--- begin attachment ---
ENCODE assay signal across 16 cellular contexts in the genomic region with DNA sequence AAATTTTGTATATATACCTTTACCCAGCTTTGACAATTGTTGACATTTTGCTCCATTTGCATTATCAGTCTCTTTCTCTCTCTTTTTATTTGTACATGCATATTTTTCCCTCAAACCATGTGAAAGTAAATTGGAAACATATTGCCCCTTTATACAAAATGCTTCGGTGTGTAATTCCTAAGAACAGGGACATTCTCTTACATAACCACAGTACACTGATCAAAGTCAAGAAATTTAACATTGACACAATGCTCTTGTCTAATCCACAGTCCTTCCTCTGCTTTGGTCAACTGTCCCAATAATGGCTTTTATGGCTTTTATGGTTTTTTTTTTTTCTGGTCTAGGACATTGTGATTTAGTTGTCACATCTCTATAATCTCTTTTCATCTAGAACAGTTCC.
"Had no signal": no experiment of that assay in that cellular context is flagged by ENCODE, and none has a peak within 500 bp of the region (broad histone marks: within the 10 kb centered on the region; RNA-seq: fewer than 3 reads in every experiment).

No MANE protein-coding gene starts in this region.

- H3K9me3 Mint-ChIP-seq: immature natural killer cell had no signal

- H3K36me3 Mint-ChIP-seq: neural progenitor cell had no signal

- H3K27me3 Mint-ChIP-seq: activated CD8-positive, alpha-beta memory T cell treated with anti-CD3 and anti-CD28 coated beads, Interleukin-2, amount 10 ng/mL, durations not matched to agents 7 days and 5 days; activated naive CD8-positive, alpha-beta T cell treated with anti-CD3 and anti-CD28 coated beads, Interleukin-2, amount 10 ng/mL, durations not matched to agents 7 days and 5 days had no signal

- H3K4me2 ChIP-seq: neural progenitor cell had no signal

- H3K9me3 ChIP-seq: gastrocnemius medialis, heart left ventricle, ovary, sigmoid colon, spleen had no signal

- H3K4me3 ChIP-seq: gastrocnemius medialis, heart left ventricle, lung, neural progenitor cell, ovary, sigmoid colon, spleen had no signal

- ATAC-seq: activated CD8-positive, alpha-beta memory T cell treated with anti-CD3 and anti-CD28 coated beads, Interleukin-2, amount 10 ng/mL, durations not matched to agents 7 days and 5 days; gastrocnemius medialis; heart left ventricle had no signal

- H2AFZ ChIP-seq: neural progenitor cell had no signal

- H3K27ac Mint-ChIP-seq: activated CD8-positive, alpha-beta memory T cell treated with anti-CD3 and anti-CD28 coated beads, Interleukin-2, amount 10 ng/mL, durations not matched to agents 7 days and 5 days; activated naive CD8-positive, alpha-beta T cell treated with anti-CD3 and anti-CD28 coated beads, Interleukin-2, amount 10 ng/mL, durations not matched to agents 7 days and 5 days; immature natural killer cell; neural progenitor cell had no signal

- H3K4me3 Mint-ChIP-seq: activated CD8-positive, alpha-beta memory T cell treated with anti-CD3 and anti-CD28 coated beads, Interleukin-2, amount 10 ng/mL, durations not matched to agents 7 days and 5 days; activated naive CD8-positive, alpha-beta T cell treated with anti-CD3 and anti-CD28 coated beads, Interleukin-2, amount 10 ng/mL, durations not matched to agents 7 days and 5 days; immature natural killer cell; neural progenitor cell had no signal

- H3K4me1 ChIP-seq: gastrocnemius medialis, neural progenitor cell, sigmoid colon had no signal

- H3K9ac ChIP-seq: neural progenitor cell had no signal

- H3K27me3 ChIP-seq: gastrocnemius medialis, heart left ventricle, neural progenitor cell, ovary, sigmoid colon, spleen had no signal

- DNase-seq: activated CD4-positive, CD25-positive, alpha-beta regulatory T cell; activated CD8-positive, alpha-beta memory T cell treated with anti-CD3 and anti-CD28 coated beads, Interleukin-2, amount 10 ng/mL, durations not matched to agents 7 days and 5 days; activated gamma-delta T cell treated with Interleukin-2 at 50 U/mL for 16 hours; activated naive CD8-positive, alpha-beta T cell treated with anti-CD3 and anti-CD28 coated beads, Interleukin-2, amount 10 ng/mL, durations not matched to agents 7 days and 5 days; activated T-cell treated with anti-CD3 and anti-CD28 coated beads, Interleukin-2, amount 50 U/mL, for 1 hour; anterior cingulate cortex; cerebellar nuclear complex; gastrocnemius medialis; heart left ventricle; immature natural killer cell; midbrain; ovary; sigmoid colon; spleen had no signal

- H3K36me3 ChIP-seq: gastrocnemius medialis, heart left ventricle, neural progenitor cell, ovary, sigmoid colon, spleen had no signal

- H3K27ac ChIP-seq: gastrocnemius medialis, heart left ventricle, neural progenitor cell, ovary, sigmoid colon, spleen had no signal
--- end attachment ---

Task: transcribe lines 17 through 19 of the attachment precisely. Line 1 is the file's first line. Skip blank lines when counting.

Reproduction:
- DNase-seq: activated CD4-positive, CD25-positive, alpha-beta regulatory T cell; activated CD8-positive, alpha-beta memory T cell treated with anti-CD3 and anti-CD28 coated beads, Interleukin-2, amount 10 ng/mL, durations not matched to agents 7 days and 5 days; activated gamma-delta T cell treated with Interleukin-2 at 50 U/mL for 16 hours; activated naive CD8-positive, alpha-beta T cell treated with anti-CD3 and anti-CD28 coated beads, Interleukin-2, amount 10 ng/mL, durations not matched to agents 7 days and 5 days; activated T-cell treated with anti-CD3 and anti-CD28 coated beads, Interleukin-2, amount 50 U/mL, for 1 hour; anterior cingulate cortex; cerebellar nuclear complex; gastrocnemius medialis; heart left ventricle; immature natural killer cell; midbrain; ovary; sigmoid colon; spleen had no signal

- H3K36me3 ChIP-seq: gastrocnemius medialis, heart left ventricle, neural progenitor cell, ovary, sigmoid colon, spleen had no signal

- H3K27ac ChIP-seq: gastrocnemius medialis, heart left ventricle, neural progenitor cell, ovary, sigmoid colon, spleen had no signal